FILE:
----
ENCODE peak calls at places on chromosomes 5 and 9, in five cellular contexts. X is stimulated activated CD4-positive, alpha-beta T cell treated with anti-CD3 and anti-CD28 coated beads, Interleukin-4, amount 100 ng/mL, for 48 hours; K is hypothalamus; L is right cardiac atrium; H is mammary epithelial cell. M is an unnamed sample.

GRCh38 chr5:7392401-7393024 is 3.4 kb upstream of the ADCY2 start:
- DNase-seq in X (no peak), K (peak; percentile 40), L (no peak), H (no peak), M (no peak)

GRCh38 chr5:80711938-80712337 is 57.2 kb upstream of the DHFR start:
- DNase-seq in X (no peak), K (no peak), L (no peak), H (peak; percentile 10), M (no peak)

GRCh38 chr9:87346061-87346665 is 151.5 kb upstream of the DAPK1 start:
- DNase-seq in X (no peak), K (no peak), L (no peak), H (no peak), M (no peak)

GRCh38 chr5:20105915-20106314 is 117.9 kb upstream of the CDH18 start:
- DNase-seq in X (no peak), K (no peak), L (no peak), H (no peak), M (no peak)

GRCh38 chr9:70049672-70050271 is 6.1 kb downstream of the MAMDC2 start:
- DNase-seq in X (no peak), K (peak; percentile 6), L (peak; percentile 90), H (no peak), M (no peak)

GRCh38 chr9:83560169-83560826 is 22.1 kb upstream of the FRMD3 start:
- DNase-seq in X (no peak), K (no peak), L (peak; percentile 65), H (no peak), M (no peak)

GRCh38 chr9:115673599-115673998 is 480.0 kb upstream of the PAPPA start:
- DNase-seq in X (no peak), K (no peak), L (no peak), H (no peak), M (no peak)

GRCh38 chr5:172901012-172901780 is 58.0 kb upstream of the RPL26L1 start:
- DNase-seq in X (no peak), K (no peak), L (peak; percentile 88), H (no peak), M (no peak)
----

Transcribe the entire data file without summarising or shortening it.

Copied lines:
ENCODE peak calls at places on chromosomes 5 and 9, in five cellular contexts. X is stimulated activated CD4-positive, alpha-beta T cell treated with anti-CD3 and anti-CD28 coated beads, Interleukin-4, amount 100 ng/mL, for 48 hours; K is hypothalamus; L is right cardiac atrium; H is mammary epithelial cell. M is an unnamed sample.

GRCh38 chr5:7392401-7393024 is 3.4 kb upstream of the ADCY2 start:
- DNase-seq in X (no peak), K (peak; percentile 40), L (no peak), H (no peak), M (no peak)

GRCh38 chr5:80711938-80712337 is 57.2 kb upstream of the DHFR start:
- DNase-seq in X (no peak), K (no peak), L (no peak), H (peak; percentile 10), M (no peak)

GRCh38 chr9:87346061-87346665 is 151.5 kb upstream of the DAPK1 start:
- DNase-seq in X (no peak), K (no peak), L (no peak), H (no peak), M (no peak)

GRCh38 chr5:20105915-20106314 is 117.9 kb upstream of the CDH18 start:
- DNase-seq in X (no peak), K (no peak), L (no peak), H (no peak), M (no peak)

GRCh38 chr9:70049672-70050271 is 6.1 kb downstream of the MAMDC2 start:
- DNase-seq in X (no peak), K (peak; percentile 6), L (peak; percentile 90), H (no peak), M (no peak)

GRCh38 chr9:83560169-83560826 is 22.1 kb upstream of the FRMD3 start:
- DNase-seq in X (no peak), K (no peak), L (peak; percentile 65), H (no peak), M (no peak)

GRCh38 chr9:115673599-115673998 is 480.0 kb upstream of the PAPPA start:
- DNase-seq in X (no peak), K (no peak), L (no peak), H (no peak), M (no peak)

GRCh38 chr5:172901012-172901780 is 58.0 kb upstream of the RPL26L1 start:
- DNase-seq in X (no peak), K (no peak), L (peak; percentile 88), H (no peak), M (no peak)